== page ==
If you provide a vision rehabilitation service (in-house or contracted out) and are interested to take part in this research or want more information relating to this research we would like to hear from you, please contact Parvaneh or Ann at the University of York. Email: ; telephone 01904 32 1950,

    Email, telephone 01904 32 1970

    You can also see our one page summary     York Uni SPRU Overview of the project IRIS.FINAL.docx and visit our webpage at

  • 19 Mar 2016 13:30 | Simon Labbett (Administrator)

    This may be a crucial development in the future of training for Rehabilitation Workers. With a looming crisis in workforce numbers as a number of the profession look to retire, a new generation of workers is needed. Trailblazer apprenticeships may offer the way ahead, but  it can only happen if employers express an interest now.  The attachment below sets this in context and describes the next step.  Please read and discuss with managers.

    Apprenticeship trailblazer briefing for employers (3)docx.docx

  • 10 Aug 2015 20:29 | Anonymous

    Blind Veterans UK urges better signposting for vision impaired ex-Service personnel

    Blind Veterans UK is calling for rehabilitation workers to signpost patients to relevant organisations so they can access vital sight loss support.

    The call comes after research has found that almost a quarter of those supported by national military charity Blind Veterans UK struggle with sight loss for six years or more before accessing the charity’s free support and services[1], meaning that many people are unnecessarily missing out on potentially life-changing support for too long.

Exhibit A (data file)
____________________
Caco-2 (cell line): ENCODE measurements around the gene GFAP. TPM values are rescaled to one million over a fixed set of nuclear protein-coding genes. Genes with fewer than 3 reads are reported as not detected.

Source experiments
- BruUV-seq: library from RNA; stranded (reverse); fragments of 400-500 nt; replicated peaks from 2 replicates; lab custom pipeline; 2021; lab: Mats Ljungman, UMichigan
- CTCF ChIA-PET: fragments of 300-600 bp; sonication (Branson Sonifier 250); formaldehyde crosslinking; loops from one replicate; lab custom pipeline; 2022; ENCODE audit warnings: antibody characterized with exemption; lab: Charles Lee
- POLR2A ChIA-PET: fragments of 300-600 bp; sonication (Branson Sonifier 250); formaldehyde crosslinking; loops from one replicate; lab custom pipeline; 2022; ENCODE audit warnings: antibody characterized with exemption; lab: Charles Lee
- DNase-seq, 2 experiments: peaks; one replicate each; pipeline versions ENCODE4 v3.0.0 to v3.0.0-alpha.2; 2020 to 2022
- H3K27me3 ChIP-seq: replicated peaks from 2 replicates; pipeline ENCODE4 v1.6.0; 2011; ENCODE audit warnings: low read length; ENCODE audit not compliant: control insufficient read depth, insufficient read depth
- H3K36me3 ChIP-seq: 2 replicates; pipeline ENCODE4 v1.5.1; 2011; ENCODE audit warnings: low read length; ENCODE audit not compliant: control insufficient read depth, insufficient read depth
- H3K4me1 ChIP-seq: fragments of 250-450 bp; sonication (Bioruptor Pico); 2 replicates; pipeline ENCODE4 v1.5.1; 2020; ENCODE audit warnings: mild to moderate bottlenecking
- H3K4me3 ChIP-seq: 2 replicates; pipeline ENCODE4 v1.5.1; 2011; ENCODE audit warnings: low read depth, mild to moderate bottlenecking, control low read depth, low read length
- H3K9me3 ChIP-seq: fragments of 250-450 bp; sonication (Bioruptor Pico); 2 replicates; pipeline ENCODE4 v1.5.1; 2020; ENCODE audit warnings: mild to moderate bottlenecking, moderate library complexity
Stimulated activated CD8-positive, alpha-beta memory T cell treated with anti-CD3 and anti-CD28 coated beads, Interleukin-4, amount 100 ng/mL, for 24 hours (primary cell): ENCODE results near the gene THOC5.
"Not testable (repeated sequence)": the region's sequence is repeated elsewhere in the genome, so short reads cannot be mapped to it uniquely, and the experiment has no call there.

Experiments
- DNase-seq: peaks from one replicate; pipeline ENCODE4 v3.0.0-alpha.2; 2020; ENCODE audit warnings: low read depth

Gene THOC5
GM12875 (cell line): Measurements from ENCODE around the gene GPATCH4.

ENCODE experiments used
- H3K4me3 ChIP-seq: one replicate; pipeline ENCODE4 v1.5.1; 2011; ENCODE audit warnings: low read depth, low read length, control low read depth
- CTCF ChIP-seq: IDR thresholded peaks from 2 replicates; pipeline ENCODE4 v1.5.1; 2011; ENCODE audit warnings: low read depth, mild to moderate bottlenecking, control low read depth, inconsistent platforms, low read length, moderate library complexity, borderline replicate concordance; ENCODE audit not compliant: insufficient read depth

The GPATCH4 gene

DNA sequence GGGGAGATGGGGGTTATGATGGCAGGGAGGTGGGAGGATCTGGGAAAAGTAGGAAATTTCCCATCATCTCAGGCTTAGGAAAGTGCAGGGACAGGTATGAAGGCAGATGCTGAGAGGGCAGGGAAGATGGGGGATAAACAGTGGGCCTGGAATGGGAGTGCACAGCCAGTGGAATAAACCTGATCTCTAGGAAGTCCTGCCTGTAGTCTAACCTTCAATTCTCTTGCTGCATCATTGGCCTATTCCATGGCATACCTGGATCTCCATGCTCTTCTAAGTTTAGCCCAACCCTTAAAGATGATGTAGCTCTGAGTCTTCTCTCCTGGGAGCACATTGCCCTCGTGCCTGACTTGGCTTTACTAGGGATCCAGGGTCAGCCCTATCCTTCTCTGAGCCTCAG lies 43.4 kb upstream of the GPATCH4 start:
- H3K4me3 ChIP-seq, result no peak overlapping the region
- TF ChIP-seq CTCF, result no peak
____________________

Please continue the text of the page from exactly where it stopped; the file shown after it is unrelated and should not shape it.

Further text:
Blind Veterans UK, the national charity for blind and vision impaired ex-Service men and women, has been providing vital services and support to help veteran discover life beyond sight loss for 100 years.

    93-year-old WWII veteran Jim Hooper has been given ‘an entirely new lease of life’ since starting to receive support from Blind Veterans UK. In 2012, Jim was diagnosed with age-related macular degeneration which has robbed him of his sight, along with his independence.

    In 2013 Jim contacted Blind Veterans UK for support: “Blind Veterans UK has helped me regain my independence. It has given me an entirely new lease of life. The support from all of the people at the Brighton centre has been just brilliant - the IT instructors, the ROVIs, the carers, all of the staff. I can't speak highly enough of them - they're very, very supportive.

    "I've been given a computer to use at home, and I've learnt how to touch type. I'm competent at sending and receiving emails, I use the computer to write letters and documents and other such things. Blind Veterans UK has given me a talking watch and a talking clock. They've also given me a CD player which I can listen to talking books on, I've listened to at least a dozen books and novels now.”

    Blind Veterans UK offers free, lifelong support to blind and vision impaired ex-Service men and women, no matter how or when they lost their sight. Services and support are provided through the charity’s three centres in Brighton, Sheffield and Llandudno, North Wales.

    Blind Veterans UK want rehabilitation workers to ask the blind and vision impaired people they work with if they have ever served in the Armed Forces or done National Service, and if they have, to refer them by visiting or calling 0800 389 7979. Alternatively, request an information pack by emailing

    [1] January 2015 postal survey of Blind Veterans UK beneficiaries conducted by Clarient Research. 24% of 1,235 respondents who answered this question.

Press Release: Second Sight  - Argus II Bionic Eye

Second Sight Argus press release.docx

click on the link to read